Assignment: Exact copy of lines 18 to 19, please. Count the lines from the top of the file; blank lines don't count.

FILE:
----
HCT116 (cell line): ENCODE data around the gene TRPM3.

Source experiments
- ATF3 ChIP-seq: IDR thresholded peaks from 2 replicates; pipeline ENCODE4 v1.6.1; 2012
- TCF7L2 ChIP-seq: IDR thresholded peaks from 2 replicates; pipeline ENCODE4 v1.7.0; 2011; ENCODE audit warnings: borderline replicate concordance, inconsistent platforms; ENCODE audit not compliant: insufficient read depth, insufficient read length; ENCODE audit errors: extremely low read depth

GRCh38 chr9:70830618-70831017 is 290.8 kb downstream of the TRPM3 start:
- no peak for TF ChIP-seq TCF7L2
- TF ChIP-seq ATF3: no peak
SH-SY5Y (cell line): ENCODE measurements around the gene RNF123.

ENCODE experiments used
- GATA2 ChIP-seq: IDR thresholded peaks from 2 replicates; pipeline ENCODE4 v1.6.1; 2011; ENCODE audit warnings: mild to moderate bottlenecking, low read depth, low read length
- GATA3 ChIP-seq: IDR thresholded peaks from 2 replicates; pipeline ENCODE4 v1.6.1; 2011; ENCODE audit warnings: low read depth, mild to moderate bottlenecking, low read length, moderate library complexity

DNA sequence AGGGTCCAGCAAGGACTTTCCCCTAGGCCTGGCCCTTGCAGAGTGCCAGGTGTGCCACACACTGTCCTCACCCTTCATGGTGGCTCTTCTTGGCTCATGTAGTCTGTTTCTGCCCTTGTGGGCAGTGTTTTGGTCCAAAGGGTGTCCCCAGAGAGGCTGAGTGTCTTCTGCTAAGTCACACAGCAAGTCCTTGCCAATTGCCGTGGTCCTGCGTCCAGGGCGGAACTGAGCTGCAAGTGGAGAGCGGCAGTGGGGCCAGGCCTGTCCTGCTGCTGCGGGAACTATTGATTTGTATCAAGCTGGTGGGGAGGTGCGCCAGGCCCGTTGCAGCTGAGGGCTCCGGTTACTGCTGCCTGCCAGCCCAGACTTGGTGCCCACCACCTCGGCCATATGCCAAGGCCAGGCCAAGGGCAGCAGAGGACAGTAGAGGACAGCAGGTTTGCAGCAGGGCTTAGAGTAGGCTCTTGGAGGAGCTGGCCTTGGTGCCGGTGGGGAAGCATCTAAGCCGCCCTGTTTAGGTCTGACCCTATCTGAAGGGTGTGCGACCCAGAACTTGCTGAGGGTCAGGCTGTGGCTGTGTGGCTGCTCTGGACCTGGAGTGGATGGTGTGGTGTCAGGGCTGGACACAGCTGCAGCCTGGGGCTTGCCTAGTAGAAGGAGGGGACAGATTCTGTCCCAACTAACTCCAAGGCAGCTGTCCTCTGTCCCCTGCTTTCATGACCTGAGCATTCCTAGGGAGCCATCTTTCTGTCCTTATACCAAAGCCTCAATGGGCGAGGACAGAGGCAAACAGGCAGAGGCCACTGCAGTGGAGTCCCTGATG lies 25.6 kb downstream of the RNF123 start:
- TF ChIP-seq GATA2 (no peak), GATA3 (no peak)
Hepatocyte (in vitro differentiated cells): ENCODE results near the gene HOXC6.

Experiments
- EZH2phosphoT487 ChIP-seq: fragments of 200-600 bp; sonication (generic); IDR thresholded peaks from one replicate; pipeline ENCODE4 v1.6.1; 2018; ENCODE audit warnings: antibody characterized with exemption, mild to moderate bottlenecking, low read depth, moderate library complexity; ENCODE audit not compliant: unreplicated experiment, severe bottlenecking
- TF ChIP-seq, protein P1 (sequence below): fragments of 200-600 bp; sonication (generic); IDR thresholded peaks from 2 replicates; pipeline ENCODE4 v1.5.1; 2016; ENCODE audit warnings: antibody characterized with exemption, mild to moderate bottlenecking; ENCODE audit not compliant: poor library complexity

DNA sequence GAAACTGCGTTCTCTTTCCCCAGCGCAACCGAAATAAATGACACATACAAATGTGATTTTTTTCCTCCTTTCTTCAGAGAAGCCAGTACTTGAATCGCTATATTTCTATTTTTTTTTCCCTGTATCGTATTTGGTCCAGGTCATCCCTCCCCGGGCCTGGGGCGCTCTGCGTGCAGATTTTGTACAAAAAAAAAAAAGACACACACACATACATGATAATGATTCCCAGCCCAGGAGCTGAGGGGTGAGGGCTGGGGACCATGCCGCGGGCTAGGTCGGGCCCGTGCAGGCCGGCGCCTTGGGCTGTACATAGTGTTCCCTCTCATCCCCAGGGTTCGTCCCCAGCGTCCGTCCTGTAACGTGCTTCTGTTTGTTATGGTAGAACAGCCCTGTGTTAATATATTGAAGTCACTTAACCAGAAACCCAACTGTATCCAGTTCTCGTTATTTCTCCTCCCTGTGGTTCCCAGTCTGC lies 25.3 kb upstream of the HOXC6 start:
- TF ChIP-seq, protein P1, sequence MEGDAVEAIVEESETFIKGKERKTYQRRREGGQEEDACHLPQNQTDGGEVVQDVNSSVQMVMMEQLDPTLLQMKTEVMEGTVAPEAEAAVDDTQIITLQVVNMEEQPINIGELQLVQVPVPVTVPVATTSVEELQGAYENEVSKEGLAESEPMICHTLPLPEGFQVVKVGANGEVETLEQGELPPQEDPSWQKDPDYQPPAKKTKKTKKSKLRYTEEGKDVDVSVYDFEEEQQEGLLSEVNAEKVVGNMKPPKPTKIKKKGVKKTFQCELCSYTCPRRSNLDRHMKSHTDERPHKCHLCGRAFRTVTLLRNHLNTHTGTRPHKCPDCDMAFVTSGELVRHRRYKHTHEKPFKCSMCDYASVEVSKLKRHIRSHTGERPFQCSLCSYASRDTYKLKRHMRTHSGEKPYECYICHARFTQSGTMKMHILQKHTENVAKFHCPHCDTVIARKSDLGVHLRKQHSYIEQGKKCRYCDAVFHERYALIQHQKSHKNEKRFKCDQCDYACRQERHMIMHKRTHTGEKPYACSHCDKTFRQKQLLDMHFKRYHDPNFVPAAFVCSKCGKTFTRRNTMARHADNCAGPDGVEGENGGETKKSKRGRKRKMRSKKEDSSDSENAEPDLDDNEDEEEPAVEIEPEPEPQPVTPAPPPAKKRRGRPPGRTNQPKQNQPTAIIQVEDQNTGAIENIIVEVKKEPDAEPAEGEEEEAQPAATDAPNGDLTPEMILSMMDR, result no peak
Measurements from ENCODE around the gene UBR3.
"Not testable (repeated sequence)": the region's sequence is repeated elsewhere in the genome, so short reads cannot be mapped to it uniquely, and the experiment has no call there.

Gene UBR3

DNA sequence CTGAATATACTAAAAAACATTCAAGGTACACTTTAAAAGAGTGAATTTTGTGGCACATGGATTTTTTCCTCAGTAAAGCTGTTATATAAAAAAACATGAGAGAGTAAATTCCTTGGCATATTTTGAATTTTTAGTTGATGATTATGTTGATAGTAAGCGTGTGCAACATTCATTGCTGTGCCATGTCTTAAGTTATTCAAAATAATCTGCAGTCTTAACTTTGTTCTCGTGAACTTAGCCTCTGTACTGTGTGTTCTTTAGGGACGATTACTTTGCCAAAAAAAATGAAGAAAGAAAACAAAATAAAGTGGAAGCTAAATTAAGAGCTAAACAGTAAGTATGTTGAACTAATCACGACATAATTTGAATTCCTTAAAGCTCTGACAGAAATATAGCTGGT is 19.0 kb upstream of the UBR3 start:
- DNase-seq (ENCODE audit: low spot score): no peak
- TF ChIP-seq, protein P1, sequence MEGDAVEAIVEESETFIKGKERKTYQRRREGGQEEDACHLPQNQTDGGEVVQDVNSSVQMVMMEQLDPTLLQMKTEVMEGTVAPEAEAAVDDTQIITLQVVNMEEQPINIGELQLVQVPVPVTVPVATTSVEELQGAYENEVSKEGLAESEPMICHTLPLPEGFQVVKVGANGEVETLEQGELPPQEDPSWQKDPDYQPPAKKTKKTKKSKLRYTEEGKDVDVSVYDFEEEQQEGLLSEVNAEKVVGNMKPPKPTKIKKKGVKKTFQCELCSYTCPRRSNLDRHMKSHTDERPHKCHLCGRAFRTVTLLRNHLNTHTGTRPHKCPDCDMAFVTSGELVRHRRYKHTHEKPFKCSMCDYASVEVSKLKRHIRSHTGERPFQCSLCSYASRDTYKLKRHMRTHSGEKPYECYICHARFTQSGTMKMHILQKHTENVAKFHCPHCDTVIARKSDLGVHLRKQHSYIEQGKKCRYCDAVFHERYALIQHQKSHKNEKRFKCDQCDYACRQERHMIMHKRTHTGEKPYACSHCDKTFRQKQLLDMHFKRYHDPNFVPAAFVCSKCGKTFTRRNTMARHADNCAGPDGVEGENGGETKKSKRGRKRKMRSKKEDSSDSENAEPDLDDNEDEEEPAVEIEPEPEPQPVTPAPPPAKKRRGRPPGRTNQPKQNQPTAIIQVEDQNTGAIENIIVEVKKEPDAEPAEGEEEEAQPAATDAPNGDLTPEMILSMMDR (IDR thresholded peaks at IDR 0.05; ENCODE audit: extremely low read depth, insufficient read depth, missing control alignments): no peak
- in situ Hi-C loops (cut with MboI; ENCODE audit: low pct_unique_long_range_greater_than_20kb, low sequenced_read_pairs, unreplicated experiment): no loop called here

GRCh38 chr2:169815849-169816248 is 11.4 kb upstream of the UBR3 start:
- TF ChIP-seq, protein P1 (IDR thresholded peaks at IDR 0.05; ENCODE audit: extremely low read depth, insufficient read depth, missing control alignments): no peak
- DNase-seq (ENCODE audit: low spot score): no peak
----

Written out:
DNA sequence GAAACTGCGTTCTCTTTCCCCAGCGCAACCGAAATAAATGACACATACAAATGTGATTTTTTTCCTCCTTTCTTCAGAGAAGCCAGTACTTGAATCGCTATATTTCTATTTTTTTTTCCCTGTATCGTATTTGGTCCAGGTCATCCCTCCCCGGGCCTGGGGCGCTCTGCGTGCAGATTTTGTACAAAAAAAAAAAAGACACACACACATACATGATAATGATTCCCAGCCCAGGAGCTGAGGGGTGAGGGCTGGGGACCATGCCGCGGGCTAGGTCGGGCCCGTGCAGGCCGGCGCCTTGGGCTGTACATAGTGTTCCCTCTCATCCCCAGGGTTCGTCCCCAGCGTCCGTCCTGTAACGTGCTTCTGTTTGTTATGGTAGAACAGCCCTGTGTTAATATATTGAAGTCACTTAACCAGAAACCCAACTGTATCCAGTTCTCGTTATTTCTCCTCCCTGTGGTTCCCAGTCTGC lies 25.3 kb upstream of the HOXC6 start:
- TF ChIP-seq, protein P1, sequence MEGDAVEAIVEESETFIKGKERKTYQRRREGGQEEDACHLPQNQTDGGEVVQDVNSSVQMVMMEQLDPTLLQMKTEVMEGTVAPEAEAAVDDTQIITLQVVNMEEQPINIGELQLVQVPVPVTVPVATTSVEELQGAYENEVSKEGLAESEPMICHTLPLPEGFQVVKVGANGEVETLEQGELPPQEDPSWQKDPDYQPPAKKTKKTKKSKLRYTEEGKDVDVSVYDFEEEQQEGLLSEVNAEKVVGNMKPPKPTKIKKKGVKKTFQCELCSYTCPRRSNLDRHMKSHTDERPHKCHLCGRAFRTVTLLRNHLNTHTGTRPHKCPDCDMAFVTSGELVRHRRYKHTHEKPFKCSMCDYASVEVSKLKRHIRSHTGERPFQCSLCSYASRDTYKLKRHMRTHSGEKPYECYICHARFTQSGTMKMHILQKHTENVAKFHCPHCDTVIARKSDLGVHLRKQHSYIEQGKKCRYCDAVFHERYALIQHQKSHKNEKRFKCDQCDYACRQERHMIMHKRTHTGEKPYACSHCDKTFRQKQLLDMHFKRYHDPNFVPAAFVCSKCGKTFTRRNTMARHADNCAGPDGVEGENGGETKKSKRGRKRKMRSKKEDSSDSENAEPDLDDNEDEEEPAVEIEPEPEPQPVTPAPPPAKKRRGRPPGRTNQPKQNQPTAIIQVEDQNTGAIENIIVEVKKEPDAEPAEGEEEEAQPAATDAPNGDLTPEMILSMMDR, result no peak